Memphis didn’t exactly get its first choice when they were trying to hire a replacement for John Calipari who left for Kentucky. First of all, the program rounded up all the boosters to come up with a monster salary package to try and get Calipari to stay. When he spurned them, they went after Bruce Pearl, supposedly offering him a seven-year $21 million contract. Pearl decided to sign an extension with Tennessee instead. Then, in what seemed like a surprise move, Memphis announced they had hired Josh Pastner as their new coach. This is the same Pastner who backed up Mike Bibby at Arizona after walking onto the team, getting exposure on the bench with the ’97 title squad. The same Pastner who was later an assistant on Olson’s staff, just a year after finishing his playing career. The same Pastner who’s ascension took him to Memphis to work under Calipari this past year.
I was trying to make sense of this move considering Memphis pays well enough and has enjoyed enough recent success to make it a desirable job. Then when I thought about it I came up with three reasons to explain the move. First of all, Pastner was going to be John Calipari’s top recruiting assistant at Kentucky — hiring him hurts Calipari and helps Memphis get even. Secondly, Memphis was already losing recruits who had committed to them while Cal was the coach. Maybe hiring Pastner will give those recruits incentive to play for the guy who recruited them the most. Lastly, maybe they feel Pastner is a young up-and-coming coach who’s worth taking a chance on regardless of his lack of head coaching experience.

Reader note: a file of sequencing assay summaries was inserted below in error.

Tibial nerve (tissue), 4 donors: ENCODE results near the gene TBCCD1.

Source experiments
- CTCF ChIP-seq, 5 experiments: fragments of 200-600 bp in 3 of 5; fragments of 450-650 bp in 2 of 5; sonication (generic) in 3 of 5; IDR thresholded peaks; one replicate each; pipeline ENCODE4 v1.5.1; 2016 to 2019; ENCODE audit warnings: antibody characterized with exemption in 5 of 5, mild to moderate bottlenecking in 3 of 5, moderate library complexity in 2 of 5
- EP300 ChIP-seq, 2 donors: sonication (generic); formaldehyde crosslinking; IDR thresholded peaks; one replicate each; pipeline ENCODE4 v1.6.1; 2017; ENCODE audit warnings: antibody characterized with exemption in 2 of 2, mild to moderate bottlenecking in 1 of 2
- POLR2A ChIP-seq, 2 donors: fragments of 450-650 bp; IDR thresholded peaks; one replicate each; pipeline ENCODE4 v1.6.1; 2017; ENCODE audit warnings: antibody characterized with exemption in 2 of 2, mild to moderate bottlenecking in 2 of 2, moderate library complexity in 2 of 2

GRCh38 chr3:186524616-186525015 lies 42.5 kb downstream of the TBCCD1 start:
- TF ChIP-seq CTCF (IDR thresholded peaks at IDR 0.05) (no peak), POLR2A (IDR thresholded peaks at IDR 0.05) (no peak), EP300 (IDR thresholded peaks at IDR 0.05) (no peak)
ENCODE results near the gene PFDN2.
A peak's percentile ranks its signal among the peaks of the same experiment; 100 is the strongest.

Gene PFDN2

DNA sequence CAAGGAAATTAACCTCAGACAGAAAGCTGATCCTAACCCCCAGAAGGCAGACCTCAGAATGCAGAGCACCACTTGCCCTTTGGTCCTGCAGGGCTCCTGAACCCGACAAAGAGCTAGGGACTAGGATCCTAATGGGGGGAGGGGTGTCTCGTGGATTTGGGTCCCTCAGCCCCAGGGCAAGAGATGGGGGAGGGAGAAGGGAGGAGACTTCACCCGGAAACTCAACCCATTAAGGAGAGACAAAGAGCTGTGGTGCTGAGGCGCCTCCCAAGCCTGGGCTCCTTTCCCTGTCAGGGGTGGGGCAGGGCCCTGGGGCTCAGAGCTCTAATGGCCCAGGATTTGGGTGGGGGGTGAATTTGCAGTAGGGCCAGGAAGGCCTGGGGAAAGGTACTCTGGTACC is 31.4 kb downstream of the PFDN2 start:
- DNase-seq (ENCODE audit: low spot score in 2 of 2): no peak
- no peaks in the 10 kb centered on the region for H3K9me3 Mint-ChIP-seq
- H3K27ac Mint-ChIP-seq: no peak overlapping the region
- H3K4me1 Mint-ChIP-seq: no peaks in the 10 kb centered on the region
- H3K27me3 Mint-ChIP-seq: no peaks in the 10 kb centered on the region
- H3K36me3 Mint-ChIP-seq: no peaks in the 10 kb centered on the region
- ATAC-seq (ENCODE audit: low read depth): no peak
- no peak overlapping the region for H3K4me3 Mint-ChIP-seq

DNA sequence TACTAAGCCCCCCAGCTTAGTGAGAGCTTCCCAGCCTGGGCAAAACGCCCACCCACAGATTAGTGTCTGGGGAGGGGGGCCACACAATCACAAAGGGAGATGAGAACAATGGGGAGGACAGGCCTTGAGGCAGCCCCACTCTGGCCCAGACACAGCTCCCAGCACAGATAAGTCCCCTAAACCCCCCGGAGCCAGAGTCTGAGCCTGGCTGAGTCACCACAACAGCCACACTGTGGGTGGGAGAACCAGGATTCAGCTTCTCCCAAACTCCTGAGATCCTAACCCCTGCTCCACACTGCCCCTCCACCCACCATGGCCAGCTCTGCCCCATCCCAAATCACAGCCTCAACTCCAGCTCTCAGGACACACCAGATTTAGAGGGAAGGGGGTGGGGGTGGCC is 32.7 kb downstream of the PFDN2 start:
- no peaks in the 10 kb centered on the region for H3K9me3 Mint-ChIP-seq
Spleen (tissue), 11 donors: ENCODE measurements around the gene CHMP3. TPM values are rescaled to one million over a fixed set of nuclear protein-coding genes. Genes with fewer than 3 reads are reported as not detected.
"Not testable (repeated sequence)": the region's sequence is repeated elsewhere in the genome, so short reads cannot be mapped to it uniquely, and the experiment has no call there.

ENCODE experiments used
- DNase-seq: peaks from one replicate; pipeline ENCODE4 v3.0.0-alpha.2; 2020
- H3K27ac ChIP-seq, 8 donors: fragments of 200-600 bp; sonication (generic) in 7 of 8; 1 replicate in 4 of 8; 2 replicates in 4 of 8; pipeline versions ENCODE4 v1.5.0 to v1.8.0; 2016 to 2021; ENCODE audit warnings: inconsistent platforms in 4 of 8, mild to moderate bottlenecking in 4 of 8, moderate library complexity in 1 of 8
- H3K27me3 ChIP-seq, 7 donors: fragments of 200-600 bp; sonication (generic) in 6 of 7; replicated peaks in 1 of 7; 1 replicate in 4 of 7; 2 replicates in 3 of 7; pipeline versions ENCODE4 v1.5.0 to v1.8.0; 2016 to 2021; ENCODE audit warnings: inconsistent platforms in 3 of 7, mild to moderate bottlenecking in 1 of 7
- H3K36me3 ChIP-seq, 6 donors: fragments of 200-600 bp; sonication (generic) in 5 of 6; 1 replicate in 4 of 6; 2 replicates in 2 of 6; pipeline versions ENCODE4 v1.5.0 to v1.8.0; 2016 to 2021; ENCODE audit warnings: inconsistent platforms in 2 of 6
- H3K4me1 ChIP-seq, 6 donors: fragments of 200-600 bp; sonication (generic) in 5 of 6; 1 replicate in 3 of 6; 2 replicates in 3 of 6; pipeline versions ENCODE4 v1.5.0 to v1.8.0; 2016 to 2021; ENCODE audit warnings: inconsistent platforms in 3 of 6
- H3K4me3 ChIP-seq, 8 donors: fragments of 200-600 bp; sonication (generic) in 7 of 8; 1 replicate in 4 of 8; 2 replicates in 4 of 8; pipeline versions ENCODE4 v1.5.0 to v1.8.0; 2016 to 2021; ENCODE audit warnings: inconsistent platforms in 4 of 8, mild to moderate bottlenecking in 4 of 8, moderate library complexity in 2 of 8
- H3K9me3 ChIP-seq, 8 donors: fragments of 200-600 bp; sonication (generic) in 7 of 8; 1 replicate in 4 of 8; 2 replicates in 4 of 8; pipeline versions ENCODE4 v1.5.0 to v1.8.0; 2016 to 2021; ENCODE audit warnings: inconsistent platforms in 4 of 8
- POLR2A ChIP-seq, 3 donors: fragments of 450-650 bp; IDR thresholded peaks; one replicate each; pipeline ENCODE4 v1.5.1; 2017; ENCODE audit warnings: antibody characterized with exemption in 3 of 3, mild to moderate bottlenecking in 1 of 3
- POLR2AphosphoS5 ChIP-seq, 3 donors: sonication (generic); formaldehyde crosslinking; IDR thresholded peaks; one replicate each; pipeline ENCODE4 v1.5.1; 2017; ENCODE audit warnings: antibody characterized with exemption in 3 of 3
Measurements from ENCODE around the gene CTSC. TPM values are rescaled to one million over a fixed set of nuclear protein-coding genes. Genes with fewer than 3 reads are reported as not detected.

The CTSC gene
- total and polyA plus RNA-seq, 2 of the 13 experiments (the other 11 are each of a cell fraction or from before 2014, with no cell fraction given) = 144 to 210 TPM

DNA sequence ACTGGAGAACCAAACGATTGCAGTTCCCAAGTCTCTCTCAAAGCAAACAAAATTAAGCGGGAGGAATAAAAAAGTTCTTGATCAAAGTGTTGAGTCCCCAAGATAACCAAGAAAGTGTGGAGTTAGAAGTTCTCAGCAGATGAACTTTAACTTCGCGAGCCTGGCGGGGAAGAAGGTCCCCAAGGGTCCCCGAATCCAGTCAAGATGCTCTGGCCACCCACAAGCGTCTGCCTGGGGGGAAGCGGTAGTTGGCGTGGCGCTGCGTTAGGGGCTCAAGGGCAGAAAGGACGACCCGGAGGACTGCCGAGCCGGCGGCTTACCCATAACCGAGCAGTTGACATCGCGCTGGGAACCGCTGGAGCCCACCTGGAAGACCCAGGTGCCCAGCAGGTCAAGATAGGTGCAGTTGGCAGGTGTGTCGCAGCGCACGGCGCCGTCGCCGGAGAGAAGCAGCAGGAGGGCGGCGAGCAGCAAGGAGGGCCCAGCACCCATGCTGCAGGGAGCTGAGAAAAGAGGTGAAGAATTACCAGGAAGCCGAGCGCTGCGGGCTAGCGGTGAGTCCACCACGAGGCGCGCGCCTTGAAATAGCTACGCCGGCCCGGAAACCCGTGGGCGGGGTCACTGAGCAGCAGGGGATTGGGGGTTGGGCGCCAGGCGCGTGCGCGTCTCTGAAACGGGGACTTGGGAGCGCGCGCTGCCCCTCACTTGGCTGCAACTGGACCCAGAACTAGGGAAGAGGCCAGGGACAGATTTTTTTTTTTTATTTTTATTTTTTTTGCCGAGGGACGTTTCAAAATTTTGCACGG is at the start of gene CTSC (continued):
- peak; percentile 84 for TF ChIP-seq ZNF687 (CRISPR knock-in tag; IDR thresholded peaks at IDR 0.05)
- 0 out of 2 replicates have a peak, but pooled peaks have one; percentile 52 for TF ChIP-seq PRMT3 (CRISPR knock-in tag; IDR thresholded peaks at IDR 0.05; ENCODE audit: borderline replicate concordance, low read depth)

I like the move by Memphis — it certainly displayed outside-the-box thinking. It also makes me wonder why Arizona didn’t bring him back home. Was Sean Miller really worth $2 million per season to recruit an area with which he’s unfamiliar when Pastner could have represented the school well at half the price? Arizona dropped the ball here. And where’s Billy Gillispie’s name for all these jobs? Just because Kentucky canned him doesn’t mean he’s not a good coach anymore.